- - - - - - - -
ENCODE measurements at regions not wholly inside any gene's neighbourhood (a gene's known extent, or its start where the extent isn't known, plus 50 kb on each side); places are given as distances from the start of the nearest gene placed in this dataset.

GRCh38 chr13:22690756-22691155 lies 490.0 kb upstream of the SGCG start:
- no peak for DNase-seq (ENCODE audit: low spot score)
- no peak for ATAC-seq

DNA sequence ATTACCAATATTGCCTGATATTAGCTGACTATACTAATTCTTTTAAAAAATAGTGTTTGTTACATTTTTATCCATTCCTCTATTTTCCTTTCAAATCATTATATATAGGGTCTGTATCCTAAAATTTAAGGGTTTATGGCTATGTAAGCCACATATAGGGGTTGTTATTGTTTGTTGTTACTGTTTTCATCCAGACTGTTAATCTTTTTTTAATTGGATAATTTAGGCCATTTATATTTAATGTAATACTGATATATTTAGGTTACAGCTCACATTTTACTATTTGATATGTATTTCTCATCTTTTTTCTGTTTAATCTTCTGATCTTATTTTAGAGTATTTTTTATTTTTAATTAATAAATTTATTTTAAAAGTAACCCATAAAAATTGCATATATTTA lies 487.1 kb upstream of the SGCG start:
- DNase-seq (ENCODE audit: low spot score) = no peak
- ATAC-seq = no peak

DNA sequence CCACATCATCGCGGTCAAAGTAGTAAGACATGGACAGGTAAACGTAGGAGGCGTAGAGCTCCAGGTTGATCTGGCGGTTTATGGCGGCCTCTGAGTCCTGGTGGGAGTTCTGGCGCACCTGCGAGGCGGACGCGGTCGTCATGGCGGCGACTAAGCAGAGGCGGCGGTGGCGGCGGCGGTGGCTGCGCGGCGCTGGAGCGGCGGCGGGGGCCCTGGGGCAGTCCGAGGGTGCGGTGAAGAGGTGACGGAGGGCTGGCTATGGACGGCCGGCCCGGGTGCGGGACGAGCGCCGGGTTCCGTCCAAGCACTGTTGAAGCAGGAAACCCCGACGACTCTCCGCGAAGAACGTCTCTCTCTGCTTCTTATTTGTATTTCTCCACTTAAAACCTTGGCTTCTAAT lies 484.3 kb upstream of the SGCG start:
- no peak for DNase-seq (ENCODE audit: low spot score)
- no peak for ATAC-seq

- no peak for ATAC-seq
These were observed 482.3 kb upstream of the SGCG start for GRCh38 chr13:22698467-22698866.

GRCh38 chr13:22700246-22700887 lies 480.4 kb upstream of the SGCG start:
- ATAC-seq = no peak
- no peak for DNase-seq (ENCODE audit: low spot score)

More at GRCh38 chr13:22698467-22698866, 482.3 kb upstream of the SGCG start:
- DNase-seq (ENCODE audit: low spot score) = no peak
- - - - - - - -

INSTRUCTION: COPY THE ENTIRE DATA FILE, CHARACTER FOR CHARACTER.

ENCODE measurements at regions not wholly inside any gene's neighbourhood (a gene's known extent, or its start where the extent isn't known, plus 50 kb on each side); places are given as distances from the start of the nearest gene placed in this dataset.

GRCh38 chr13:22690756-22691155 lies 490.0 kb upstream of the SGCG start:
- no peak for DNase-seq (ENCODE audit: low spot score)
- no peak for ATAC-seq

DNA sequence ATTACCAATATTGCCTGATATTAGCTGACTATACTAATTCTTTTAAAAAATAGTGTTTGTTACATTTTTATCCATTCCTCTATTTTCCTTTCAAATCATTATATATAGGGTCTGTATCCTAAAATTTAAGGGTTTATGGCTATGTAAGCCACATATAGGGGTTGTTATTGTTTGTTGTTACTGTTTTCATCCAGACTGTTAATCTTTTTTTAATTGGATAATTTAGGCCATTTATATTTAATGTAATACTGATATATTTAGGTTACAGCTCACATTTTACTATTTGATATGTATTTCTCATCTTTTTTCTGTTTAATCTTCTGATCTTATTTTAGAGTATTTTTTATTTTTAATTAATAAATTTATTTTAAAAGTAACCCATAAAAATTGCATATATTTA lies 487.1 kb upstream of the SGCG start:
- DNase-seq (ENCODE audit: low spot score) = no peak
- ATAC-seq = no peak

DNA sequence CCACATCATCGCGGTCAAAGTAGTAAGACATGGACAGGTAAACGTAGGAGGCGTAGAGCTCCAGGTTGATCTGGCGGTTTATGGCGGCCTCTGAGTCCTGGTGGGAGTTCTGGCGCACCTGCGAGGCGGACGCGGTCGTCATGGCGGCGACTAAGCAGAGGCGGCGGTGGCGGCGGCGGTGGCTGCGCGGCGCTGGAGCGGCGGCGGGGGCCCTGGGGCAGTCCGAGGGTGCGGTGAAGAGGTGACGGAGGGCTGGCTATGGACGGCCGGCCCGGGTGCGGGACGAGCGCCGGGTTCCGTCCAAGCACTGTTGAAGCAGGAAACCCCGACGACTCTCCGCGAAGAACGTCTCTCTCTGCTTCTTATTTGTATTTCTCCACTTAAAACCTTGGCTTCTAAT lies 484.3 kb upstream of the SGCG start:
- no peak for DNase-seq (ENCODE audit: low spot score)
- no peak for ATAC-seq

- no peak for ATAC-seq
These were observed 482.3 kb upstream of the SGCG start for GRCh38 chr13:22698467-22698866.

GRCh38 chr13:22700246-22700887 lies 480.4 kb upstream of the SGCG start:
- ATAC-seq = no peak
- no peak for DNase-seq (ENCODE audit: low spot score)

More at GRCh38 chr13:22698467-22698866, 482.3 kb upstream of the SGCG start:
- DNase-seq (ENCODE audit: low spot score) = no peak